A board should monitor regularly, with HR facilitation, how company leadership shows up in feedback (surveys, town meetings and ethics hot line etc.) to enable a more complete picture. The Leadership Circle’s Leadership Culture Survey is one of the outside assessment tools available. It looks at the health and effectiveness of organizational leadership and measures the balance between creative and reactive leadership competencies.

Given the huge internal, reputation and financial costs of ethical failures, board members should consider recommendations in “The Ethics Officer as Agent of the Board” to leverage ethical governance capability. In addition to walking the talk themselves, they create focus when they reinforce organization accountability to live up to its stated values.

Gael O’Brien, May 21, 2017, The Week in Ethics

Gael O’Brien, a Business Ethics Magazine columnist, is an executive coach and presenter focused on building leadership, trust and reputation. She publishes The Week in Ethics and is a Kallman Executive Fellow, Hoffman Center for Business Ethics, Bentley University.

Additional Wells Fargo columns: Where Wells Fargo Goes From Here (December 2016) and Wells Fargo’s Next Move? 10 Suggestions (September 2016)

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The Week in Ethics: Wells Fargo’s Next Move? 10 Suggestions

September 22, 2016

Update: See my 12/10/16 Business Ethics column on Where Wells Fargo Goes From Here .

Update: In October 2016 Timothy Sloan replaced Chairman/CEO John Stumpf, becoming CEO and President. The chairman role was split and given to independent lead director Stephen Sanger.

Update: September 27, 2016: Wells Fargo Independent directors issued a statement  they will lead an investigation into “the bank’s retail sales practices and related matters” with the Board’s HR Committee and independent counsel. Chairman/CEO John Stumpf to forfeit $41 million unvested equity awards and “will forgo salary during the investigation.” The U.S. House Financial Services Committee will hold a hearing on bank’s “unauthorized customer accounts” on 12/29/16.

How will Wells Fargo resolve the ethical and culture issues it faces? And, how will it move beyond a poor showing at the Senate Banking Committee hearing and start to rebuild trust? First some background. Then 10 suggestions.

The best thing a CEO with strong convictions about the “rightness” of his/her own position can do when embroiled in a crisis is to spend time with trusted sources (inside or outside their company) who see things very differently. Being open to these viewpoints and questions iphone-pictures2-222and multiple perspectives raised make it harder for  CEOs to stay wedded to their position. However, once a CEO is under fire the temptation to stick with like-minded people can increase. What’s lost then is stimulation to think deeply about different aspects of an issue to gain new insights and awareness that enable developing alternatives legitimately aligned with values. Being stuck in “rightness” can lead to error blindness, a term popularized by Kathryn Schulz  who points out, “Trusting too much in feeling you are on the right side of anything is dangerous.”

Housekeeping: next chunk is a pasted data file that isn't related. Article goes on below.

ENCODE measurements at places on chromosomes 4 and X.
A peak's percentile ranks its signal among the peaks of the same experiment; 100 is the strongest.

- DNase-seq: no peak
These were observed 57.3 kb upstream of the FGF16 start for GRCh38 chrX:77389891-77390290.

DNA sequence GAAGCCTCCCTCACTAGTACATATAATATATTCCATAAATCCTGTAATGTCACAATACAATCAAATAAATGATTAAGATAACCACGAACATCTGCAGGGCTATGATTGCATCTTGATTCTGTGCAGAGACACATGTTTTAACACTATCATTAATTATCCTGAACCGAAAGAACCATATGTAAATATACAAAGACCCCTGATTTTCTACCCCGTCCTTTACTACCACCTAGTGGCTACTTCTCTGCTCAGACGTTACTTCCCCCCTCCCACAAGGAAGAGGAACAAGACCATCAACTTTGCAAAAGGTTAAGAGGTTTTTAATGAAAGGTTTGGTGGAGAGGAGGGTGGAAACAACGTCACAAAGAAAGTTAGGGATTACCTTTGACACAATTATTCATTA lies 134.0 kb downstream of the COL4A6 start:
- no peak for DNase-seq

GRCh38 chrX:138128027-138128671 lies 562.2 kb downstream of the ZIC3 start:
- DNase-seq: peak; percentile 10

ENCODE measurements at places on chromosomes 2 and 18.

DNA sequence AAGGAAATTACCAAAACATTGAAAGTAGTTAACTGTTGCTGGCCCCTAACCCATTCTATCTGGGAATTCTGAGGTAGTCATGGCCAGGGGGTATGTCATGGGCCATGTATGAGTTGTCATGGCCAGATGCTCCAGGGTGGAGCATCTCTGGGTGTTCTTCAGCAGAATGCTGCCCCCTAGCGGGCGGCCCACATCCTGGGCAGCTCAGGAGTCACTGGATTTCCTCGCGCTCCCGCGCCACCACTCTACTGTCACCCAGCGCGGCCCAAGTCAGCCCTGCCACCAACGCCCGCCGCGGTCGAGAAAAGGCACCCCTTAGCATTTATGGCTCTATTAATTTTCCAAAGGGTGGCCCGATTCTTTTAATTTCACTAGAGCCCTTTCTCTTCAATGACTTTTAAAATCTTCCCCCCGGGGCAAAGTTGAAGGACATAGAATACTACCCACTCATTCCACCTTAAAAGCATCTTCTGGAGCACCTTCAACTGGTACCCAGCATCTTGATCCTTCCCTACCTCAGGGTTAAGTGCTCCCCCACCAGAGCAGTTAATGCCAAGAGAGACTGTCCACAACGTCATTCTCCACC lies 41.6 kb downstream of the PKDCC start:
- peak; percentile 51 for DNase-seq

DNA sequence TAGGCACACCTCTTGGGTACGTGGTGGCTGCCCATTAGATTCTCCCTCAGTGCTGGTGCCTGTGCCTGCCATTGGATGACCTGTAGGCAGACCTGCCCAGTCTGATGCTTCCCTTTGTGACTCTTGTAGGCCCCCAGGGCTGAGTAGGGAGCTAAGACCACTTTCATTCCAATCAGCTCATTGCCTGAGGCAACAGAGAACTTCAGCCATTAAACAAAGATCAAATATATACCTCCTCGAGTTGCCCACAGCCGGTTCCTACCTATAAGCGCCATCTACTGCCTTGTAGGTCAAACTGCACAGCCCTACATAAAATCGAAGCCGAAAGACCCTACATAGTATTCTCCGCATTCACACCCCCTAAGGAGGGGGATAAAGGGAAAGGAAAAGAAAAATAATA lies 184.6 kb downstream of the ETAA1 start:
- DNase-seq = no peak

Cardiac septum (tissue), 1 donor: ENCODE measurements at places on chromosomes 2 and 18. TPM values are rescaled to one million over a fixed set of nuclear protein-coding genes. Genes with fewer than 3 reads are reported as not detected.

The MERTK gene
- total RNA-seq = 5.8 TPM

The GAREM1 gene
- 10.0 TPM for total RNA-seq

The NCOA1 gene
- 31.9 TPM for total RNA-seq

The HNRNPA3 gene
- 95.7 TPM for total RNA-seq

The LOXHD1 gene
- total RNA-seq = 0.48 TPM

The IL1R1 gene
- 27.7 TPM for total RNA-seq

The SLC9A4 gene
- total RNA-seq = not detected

It can lead to decisions that put a CEO on the defensive in front of a U.S. Senate hearing, as John Stumpf Chairman and CEO of Wells Fargo experienced September 20, 2016 testifying before the U.S. Senate Committee on Banking, Housing & Urban Affairs.

Stumpf was questioned about the bank’s unauthorized accounts and allegations of a pressure-cooker sales culture which became public in 2013 (Los Angeles Times story) and continued. Wells Fargo has fired 5,300 employees, paid a fine, faces an investigation into its sales practices by New York and California federal prosecutors and can anticipate an upcoming hearing by the U.S. House Financial Services Committee in addition to follow up from the Senate Banking Committee. Earlier this month The U.S. Consumer Financial Protection Bureau filed a consent order outlining findings of the bank’s “improper sales practices”from 2011 to 2016.

A few days before the Senate hearing Stumpf, in an interview, disputed Wells Fargo has a culture problem. He maintained that stance with Senate committee members, while indicating changes the Bank planned to make. However, the bipartisan committee was united in criticism that Stumpf, the Board and senior leadership hadn’t gone far enough, fast enough and weren’t showing accountability. From the Republican Committee chair to Democratic challengers, Senators didn’t buy that the bank’s culture isn’t an issue.

Where does this leave Wells Fargo? Anyone who has been through corporate crises — as I and many others have — knows that criticism from outsiders is hard to take. However, there are huge pitfalls if Mr. Stumpf stays locked in the “rightness”of his position (in spite of his 30 plus years service at Wells Fargo, presiding over several of its acquisitions and knowing his industry and company better than outsiders).